Passenger seat mounts are in, just need to get the proper grip-length bolts.
A nagging issue has been the wire harness; it needs a couple connectors mid-harness so that the front-half can be disconnected from the back. As it is, there are wires that run from the ECU all the way to the front dash, but other wires on the same ECU connector that also go to the engine. So as it stands, the fuse block can’t be removed from the front of the car without also having to remove the harness off the engine – and the taillights. No, no, no… So connectors will be added in the center tunnel, along with another near the rear taillights so the rear subframe can be removed without pulling the ECU, fusebox, and headlights along with them!
And that’s about all that got done today. The reason is that over the last few weeks I have to admit I’ve been distracted, fixating on choosing a new cellphone. When I set out to get something new like this, I tend to completely over-analyze the situation, reading endless reviews and forums, and doing lots of comparison research. Anyhow, that search is finally over, finally choosing an HTC Inspire 4G. Moving to a high-end Android phone from just about anything else is kinda like owning a 1982 Honda and being tossed the keys to a new Ferrari. So with that time-sink out of my head, it’s back to thinking about the car at all hours of the day. Sorry about the diversion.
Received the more-dense wire mesh for the engine vent, that’ll get swapped-in when I get the strength to cut out the old one, grrr.
It was correctly pointed out that the front shocks were inverted (adding unsprung inertia) and once they were flipped over, the brake lines interfered. Sigh – out came the hammer and the existing mounting studs were knocked off and relocated.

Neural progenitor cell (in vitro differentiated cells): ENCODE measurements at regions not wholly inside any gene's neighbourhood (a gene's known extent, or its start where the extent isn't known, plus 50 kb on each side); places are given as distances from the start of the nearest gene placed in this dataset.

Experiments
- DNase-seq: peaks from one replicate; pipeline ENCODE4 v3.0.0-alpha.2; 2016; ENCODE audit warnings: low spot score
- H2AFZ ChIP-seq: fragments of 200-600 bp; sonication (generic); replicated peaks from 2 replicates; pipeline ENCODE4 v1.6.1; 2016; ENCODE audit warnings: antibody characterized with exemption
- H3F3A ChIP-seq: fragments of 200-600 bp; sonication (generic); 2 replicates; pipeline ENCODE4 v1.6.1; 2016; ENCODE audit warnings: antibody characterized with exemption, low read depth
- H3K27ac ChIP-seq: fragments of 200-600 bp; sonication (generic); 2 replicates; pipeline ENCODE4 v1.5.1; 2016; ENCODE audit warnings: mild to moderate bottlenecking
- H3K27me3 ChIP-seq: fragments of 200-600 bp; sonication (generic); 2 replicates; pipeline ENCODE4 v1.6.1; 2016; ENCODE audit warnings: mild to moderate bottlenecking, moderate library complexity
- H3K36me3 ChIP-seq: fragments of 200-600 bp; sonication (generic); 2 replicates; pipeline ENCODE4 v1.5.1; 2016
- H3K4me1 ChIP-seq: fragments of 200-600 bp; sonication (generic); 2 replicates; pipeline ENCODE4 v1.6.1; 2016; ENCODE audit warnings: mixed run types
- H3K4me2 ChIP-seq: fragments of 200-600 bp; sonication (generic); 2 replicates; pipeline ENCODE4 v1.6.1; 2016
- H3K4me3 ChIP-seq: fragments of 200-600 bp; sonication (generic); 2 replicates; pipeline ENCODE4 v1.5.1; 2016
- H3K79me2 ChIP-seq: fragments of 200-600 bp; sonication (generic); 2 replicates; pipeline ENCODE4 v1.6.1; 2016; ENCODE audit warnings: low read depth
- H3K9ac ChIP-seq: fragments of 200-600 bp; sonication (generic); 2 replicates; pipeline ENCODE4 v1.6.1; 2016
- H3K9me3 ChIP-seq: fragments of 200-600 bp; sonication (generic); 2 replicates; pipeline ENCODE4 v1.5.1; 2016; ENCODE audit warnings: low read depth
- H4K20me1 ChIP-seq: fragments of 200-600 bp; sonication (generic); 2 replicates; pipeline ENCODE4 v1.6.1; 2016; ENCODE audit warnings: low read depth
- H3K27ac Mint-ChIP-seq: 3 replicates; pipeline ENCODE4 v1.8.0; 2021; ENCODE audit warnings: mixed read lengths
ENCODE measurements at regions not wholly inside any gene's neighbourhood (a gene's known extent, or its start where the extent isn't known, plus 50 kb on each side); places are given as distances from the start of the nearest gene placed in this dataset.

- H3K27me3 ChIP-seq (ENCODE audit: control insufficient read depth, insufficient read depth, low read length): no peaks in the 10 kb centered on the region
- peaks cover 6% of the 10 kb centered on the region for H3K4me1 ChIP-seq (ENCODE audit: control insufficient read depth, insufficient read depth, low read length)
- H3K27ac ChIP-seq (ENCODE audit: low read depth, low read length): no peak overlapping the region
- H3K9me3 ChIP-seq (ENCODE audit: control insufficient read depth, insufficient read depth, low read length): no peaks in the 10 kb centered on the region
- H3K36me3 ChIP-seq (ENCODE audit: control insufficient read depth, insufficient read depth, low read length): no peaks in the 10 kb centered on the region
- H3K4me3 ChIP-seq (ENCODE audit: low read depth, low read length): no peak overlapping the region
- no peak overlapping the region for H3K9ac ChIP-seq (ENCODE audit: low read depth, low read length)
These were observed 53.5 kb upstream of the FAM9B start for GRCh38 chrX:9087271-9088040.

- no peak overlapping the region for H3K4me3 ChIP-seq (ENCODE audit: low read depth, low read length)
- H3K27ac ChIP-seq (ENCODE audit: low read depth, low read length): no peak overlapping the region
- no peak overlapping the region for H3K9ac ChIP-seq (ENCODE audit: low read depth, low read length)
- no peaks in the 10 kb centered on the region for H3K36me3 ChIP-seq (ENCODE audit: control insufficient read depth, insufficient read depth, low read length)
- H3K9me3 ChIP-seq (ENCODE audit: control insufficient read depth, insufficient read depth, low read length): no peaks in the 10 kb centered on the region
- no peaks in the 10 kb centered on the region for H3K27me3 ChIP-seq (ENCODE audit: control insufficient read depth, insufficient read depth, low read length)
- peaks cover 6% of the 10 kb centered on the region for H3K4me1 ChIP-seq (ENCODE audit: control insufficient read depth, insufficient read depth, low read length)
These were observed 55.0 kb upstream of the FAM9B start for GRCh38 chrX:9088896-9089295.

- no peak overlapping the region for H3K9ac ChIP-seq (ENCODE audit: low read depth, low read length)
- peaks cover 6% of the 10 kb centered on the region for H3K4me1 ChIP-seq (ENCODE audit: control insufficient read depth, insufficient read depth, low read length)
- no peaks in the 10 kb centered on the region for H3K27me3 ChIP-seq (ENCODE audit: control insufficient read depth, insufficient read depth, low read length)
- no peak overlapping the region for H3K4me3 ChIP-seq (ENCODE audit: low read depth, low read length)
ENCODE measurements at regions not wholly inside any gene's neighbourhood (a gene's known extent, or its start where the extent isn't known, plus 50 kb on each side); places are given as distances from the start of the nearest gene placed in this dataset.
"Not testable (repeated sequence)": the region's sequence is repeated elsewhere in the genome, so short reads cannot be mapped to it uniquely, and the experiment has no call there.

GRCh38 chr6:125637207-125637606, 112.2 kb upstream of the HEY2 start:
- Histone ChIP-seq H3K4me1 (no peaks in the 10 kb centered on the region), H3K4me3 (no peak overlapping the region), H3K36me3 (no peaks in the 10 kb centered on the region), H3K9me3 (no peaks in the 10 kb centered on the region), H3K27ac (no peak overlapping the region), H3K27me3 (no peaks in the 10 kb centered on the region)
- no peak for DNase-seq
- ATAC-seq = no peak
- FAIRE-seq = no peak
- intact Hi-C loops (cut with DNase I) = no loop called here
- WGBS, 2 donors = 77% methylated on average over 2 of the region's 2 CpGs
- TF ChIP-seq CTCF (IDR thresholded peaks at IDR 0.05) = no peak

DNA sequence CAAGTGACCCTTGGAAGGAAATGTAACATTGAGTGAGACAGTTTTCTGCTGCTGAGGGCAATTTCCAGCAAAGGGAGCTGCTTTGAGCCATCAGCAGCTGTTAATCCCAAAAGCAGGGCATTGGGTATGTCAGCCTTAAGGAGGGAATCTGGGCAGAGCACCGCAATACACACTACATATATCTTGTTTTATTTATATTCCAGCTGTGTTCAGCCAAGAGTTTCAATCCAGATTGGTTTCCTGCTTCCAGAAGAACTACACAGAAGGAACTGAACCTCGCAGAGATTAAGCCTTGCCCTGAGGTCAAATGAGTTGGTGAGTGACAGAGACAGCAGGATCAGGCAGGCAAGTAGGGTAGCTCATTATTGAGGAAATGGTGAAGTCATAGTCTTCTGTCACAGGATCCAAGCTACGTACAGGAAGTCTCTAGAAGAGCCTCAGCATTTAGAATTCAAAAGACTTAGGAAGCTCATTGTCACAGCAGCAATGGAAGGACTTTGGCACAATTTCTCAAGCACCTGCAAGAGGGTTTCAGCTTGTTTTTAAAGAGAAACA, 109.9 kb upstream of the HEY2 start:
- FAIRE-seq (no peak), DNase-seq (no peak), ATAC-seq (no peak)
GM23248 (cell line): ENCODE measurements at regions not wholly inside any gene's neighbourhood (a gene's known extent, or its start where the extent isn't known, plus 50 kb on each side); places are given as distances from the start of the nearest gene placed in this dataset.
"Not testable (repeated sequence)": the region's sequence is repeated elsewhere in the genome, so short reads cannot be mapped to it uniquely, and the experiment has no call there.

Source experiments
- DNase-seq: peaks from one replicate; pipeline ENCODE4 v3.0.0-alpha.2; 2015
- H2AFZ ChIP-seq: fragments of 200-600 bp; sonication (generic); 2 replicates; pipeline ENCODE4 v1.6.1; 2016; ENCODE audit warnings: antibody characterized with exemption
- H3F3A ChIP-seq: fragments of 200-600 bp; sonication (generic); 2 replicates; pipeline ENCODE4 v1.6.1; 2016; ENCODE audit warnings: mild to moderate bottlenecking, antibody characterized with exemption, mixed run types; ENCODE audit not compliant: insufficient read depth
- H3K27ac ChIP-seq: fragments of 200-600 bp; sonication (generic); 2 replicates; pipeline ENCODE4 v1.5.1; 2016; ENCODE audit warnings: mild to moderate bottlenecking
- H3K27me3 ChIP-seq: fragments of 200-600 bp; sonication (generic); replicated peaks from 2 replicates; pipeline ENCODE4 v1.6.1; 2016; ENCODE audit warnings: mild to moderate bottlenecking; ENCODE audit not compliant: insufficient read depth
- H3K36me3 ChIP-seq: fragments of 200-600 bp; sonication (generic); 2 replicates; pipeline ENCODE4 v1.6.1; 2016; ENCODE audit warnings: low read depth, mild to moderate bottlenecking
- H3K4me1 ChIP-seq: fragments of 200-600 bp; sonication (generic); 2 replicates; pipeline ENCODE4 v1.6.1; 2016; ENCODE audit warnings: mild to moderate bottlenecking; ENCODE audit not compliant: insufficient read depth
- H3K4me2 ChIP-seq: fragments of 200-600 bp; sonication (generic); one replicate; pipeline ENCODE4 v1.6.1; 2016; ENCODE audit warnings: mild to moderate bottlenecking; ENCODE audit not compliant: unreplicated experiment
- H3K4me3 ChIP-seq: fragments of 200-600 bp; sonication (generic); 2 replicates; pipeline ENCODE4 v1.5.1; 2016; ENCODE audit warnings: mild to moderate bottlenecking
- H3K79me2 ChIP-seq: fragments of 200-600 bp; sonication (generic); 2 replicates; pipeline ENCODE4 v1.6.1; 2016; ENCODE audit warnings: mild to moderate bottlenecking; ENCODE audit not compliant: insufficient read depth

A stainless foot tray was fabricated. Its purpose is to keep the driver’s feet from scratching up the painted aluminum panels, and to keep said feet inboard if a nasty off-road excursion rips off the floor. It was made now because I need a floor(!) and driving the car down the street with nothing could end very badly.
The passenger seat mounts were dealt with next; the seat’s just been sitting in there loose. This seat sits more upright than the driver’s seat, it’s larger, and is shifted forward to miss the driver’s seat shoulder bolsters. For that reason the seatback brace has to reach further forward and is triangulated to keep the seat from moving laterally as well as fore/aft. The lingering concern is the image of the bracket getting shoved through the seatback in a rear-end accident, so a spreader plate was added to distribute the load. There will be two more mounts at the front bottom corners to handle flexing in the other directions.
I suspect some readers are wondering, “Why do all that unnecessary stuff when you could be working to drive it down the street?” True, but there’s still the long list of tasks to be completed, and everything has to be done before it gets taken apart for paint. Yes, driving the car down the street would help build interest, though that same interest would bleed off once people realize there’s still dozens of odds and ends left to do. That said, first drive will happen sooner rather than later 🙂
A number of people asked what the heck’s going on with the gas pedal. Yes it looks massive but it’s just been boxed-in so there’s no concern about the pedal twisting. Granted, some holes would look nice and would lighten the appearance.